As everyone knows, in the “Tragedy of the Commons” Garret Hardin famously asks us to imagine a situation in economic science based on a green held in common by a village of peasants who then graze their cattle there. Grazing degrades the commons, which regrows its cover very slowly. If there is no agreed upon and enforced policy to prevent overgrazing, the peasants will eventually place as many cattle on the green as possible to extract maximum value, the resultant sea of mud be damned!

The possible outcomes include where there is no grass left, a situation in which an actor enforces an allocation policy on behalf of the village, or the break-up of the commons after each peasant begins to manage and protect only his part.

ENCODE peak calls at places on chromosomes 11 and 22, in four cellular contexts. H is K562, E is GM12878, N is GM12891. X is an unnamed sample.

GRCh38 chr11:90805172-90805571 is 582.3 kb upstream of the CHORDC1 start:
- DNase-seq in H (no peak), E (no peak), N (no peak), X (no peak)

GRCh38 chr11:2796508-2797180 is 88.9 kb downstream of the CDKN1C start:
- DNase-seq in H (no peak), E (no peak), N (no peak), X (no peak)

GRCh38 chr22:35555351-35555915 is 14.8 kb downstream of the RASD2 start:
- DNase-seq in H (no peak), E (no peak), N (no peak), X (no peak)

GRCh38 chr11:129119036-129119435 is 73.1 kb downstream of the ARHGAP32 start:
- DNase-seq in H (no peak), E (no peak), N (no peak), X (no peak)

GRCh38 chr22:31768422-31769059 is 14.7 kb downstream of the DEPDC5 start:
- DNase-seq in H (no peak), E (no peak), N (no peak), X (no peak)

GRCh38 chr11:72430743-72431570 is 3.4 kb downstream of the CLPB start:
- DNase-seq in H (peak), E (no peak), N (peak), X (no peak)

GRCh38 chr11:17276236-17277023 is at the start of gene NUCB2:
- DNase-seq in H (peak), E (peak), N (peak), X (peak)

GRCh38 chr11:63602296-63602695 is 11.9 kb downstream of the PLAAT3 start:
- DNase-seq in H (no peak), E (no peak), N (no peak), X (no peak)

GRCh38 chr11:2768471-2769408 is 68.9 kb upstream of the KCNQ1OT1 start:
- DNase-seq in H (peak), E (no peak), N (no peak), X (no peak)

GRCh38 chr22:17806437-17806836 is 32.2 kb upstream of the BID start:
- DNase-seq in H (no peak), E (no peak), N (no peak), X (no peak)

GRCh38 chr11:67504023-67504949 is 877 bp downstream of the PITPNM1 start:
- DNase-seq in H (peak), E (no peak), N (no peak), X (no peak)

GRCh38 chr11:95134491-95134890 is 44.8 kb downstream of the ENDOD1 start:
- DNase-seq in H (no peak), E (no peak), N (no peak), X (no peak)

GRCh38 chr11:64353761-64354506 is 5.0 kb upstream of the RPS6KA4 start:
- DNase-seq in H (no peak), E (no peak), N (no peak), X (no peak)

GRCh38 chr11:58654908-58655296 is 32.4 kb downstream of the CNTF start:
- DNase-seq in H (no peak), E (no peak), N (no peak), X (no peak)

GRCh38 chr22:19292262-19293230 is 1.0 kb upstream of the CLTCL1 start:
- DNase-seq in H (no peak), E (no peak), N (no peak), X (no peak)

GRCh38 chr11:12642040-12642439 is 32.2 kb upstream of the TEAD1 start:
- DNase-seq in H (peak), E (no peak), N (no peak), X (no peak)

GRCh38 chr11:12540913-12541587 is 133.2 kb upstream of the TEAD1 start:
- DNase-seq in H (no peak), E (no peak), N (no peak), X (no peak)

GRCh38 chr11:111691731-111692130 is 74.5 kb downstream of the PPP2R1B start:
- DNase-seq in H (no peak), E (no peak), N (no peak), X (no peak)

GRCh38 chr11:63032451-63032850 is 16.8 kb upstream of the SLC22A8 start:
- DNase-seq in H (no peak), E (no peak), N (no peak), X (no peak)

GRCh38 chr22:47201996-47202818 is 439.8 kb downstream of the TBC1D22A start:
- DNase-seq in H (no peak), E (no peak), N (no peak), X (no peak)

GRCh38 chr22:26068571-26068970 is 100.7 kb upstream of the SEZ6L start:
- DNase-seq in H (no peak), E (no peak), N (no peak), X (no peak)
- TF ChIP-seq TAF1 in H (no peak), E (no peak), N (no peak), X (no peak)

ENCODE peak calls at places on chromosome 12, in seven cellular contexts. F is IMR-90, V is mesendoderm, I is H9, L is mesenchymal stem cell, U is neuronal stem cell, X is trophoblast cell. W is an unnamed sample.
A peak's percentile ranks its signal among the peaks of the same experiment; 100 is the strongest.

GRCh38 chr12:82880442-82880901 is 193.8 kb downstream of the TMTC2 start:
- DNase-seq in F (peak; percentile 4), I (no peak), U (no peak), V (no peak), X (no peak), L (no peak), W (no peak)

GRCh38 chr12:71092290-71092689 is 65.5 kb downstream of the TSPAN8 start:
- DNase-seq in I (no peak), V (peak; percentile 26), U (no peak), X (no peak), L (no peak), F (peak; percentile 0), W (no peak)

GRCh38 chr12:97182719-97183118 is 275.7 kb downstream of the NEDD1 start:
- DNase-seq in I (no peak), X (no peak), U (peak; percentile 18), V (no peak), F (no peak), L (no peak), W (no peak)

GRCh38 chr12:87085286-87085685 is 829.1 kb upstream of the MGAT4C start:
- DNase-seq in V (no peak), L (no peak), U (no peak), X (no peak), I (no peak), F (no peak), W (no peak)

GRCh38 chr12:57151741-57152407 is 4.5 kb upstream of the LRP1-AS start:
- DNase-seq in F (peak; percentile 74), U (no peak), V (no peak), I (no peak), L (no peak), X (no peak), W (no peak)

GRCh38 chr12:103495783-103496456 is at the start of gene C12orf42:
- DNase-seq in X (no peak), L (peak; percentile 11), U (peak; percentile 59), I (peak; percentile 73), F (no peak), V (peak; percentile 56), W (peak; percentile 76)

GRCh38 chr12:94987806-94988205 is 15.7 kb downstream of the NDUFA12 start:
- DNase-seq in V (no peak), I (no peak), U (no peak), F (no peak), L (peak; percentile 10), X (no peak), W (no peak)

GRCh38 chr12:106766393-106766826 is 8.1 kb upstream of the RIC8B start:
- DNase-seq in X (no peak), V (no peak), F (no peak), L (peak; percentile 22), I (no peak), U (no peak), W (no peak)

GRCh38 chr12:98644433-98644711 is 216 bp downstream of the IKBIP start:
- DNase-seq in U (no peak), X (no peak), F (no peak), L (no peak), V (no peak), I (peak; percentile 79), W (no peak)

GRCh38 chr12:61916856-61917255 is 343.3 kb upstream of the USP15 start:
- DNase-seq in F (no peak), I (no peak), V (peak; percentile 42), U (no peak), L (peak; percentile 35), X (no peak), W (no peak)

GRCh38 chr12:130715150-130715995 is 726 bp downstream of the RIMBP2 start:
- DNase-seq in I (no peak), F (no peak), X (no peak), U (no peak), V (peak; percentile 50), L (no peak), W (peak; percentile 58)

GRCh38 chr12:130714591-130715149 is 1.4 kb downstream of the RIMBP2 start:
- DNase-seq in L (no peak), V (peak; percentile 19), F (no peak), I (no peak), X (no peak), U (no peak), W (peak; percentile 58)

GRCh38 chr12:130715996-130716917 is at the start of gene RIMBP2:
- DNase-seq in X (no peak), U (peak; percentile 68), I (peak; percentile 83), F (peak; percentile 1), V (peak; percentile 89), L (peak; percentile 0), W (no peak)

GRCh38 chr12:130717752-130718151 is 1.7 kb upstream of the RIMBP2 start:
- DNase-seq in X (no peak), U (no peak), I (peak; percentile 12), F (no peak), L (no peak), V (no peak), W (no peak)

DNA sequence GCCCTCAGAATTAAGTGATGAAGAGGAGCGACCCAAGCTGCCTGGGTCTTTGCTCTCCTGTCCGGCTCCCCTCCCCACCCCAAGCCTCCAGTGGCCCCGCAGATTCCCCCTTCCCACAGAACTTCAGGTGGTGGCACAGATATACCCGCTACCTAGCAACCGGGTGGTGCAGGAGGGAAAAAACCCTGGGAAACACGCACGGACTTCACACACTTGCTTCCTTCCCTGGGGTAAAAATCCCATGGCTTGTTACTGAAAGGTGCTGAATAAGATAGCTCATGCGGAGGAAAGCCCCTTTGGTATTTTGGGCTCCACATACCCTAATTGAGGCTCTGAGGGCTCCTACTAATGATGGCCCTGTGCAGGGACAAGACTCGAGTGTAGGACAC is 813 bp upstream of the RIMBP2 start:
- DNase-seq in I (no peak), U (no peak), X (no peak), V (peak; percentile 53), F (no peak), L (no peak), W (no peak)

In economic science, this is when individual users, who have open access to a resource unhampered by shared social strictures or formal rules that govern access begin to act independently in accordance with their own self-interest in a manner contrary to the common good, thereby causing the depletion of the resource through their uncoordinated actions.

With coronavirus vaccinations, what we have here is a kind of inverse of the tragedy of the commons.

In this case, the more people who use what is somewhat of a scarce resource, the vaccine, the better it gets for the commons which, in this case, is humanity.

So by all means, let your cattle graze mercilessly on the common green, get both inoculations, and continue to wear a mask.  We just need to get about half of that 30% to join us.

(Photo: Accura Media Group)


Accura News